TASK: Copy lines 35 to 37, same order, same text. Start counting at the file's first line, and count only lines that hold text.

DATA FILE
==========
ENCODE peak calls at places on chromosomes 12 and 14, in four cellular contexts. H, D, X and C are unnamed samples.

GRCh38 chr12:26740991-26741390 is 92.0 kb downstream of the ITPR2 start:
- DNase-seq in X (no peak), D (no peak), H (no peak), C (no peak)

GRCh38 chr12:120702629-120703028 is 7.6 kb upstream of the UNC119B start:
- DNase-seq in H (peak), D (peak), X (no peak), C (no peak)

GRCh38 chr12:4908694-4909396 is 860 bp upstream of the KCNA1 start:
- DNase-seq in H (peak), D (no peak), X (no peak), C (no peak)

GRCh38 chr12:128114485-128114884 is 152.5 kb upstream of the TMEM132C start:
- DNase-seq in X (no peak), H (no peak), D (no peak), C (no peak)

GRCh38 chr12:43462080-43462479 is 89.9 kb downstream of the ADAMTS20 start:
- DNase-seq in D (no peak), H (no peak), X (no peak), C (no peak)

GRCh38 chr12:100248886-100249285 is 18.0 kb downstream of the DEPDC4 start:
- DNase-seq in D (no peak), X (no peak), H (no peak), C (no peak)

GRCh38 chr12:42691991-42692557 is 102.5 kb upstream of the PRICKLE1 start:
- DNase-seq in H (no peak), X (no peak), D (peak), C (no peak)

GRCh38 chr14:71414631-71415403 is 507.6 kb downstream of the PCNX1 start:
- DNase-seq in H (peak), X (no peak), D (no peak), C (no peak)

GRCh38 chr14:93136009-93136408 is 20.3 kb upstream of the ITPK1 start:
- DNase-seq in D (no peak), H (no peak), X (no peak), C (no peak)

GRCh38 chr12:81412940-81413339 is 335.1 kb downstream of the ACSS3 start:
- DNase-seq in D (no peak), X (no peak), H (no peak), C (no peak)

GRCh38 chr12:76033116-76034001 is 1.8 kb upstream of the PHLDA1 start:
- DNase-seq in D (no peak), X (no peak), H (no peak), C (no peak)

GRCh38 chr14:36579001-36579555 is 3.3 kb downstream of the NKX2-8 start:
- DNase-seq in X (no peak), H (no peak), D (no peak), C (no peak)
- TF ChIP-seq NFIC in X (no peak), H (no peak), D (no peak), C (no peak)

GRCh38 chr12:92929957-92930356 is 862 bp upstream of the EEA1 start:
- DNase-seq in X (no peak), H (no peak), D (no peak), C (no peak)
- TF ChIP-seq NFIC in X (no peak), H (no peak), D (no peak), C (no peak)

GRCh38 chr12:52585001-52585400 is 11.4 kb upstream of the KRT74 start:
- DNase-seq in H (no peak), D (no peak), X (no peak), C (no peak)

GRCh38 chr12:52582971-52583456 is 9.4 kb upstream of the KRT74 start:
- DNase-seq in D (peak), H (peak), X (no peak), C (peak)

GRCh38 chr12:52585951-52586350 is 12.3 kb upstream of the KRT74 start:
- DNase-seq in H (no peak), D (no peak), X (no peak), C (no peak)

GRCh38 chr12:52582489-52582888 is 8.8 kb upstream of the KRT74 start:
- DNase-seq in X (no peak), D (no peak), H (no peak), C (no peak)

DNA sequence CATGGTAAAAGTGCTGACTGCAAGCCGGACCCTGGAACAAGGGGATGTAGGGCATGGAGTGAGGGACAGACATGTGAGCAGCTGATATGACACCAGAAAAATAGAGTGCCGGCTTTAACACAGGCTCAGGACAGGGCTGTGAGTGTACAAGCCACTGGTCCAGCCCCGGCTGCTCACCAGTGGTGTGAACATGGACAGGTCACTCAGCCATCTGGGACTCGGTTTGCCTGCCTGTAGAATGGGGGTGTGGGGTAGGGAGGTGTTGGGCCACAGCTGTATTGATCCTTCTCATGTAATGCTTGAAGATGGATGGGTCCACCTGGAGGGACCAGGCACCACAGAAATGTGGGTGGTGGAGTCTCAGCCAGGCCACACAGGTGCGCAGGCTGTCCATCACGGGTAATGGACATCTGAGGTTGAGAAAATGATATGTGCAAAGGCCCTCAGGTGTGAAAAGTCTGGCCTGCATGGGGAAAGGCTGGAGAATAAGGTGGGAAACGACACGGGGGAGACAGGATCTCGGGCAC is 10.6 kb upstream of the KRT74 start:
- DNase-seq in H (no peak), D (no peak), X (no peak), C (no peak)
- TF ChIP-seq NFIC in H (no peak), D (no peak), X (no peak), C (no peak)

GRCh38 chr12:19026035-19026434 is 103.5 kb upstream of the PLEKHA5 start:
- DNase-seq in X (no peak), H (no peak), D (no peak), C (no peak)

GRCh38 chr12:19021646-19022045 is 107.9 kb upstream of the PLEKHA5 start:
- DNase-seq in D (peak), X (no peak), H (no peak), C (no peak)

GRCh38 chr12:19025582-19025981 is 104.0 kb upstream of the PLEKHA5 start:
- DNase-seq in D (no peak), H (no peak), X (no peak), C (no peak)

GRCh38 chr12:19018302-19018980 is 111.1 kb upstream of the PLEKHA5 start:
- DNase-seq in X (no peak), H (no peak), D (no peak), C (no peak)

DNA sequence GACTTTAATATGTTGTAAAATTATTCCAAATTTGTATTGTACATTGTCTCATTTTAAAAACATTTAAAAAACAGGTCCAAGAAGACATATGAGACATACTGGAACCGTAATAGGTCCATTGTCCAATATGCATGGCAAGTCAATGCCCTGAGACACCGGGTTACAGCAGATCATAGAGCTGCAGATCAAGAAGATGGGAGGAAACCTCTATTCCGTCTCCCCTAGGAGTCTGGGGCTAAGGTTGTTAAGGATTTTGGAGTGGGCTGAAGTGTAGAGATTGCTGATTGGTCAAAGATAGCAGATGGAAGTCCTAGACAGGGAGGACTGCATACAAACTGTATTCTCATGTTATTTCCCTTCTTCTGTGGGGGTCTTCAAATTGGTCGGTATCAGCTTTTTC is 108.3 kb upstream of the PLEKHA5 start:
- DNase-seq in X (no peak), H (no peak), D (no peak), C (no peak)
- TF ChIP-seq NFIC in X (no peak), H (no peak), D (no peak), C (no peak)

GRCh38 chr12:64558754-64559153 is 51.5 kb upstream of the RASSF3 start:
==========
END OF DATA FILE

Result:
- DNase-seq in H (no peak), D (no peak), X (no peak), C (no peak)

GRCh38 chr12:52582489-52582888 is 8.8 kb upstream of the KRT74 start:
- DNase-seq in X (no peak), D (no peak), H (no peak), C (no peak)